· American Federation of Labor and Congress of Industrial Organizations AFL-CIO
· Department of Labor
· Department of Labor: FAQs
· National Labor Relations Board
· Occupational Outlook Handbook 2008-09
· Outline of the American Economy: Labor in America: The Worker's Role CD
· Bureau of Labor: Statistics
· Bureau of Labor Statistics: FAQs
· Employment Projections
· Fair Labor Standards
· Minimum Wage Laws
· Regional and State Employment and Unemployment
· Statistical Abstract 2008: Labor Force, Employment and Earnings | Income, Expenditures, and Wealth
· White House Economic Statistics Briefing Room
About 146 million people in the United States were working in paid jobs at the end of 2006, with another 7 million unemployed; the 153 million total makes up the world's third largest labor force, after China's and India's. Nearly two-thirds of U.S. working-age people participate in the labor force. Males and females each account for about half. About 15 percent of them are foreign born. Some 5 to 6 percent of them work more than one job.
The private sector employs most U.S. workers, 85.5 percent, and governments employ the rest. A lot of people are self-employed, more than 10 million in 2005, although some of them split their time between working for other people and for themselves. Most working people work for someone else in nearly 6 million U.S. companies. Most of these companies have fewer than 20 employees.
U.S. workers are flexible, people changing jobs. "The data show that each month millions of Americans leave their jobs – most of them voluntarily – and millions more are hired," Robert Kimmitt, deputy secretary of the U.S. Treasury, wrote in 2006. "This is what we want: an economy in which people looking to move up have as many opportunities as possible from which to choose." U.S. workers do not typically endure long-term unemployment. In 2005 only 12 percent of unemployed U.S. workers could not find work within a year, compared to 46 percent in the European Union.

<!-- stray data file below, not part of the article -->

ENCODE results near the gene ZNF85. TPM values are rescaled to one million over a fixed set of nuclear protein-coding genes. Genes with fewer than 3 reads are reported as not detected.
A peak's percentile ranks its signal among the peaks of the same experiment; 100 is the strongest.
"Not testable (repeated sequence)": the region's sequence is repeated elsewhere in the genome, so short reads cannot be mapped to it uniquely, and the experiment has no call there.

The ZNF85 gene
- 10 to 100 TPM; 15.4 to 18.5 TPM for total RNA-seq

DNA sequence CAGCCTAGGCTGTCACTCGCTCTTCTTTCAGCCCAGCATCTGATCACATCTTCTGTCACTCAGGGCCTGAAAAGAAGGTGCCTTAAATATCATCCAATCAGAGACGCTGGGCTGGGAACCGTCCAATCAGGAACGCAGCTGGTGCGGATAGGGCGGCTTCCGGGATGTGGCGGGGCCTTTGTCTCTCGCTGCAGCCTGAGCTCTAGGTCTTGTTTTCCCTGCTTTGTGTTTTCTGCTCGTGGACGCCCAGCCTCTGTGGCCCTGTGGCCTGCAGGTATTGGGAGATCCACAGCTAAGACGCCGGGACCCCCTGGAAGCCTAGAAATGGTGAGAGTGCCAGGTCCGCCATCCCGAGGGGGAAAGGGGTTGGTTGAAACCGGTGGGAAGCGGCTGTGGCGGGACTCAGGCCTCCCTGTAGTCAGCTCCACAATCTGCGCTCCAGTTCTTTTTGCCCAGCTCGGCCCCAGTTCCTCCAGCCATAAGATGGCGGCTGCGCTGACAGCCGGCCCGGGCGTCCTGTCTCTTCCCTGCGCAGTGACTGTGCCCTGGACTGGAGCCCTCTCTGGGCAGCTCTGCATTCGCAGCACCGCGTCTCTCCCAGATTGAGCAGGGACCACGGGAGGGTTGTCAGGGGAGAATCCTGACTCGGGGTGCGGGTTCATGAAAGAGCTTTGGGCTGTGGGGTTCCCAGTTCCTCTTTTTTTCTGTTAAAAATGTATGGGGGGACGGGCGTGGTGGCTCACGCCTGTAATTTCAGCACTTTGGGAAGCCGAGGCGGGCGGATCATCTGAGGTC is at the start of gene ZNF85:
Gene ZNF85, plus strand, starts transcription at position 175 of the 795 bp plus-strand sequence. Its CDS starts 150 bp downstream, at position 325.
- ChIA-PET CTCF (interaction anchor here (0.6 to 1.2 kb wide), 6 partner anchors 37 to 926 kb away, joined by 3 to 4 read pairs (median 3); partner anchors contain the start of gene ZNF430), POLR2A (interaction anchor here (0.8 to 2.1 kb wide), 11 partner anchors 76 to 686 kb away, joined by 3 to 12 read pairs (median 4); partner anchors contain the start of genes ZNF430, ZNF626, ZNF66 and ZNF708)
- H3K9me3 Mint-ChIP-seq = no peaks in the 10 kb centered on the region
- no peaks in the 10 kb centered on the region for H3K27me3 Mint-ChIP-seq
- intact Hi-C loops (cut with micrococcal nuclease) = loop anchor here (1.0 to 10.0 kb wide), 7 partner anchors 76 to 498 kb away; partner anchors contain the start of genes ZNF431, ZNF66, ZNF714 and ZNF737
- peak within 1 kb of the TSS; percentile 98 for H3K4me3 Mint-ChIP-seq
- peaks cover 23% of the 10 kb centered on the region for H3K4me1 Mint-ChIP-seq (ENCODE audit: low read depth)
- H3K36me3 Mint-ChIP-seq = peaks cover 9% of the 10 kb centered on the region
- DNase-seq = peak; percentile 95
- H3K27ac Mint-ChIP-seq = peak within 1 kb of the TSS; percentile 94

Although U.S. workers have long had the right to organize, only 12 percent of them were labor union members in 2006, down from about 35 percent half a century earlier.
The biggest group of U.S. workers comprises nearly 23 million in office and administrative support jobs, such as telephone receptionists, secretaries, and hotel clerks. The groups of workers getting the highest average wages, more than $80,000 a year, have jobs in management and law. The people getting the lowest average wages, less than $20,000 a year, work in food preparation and service.
This text was taken from the U.S. Department of State publication, USA Economy in Brief
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CD: These documents are available in fulltext format on the About the USA CD-ROM. Teachers: Request a copy for classroom use.
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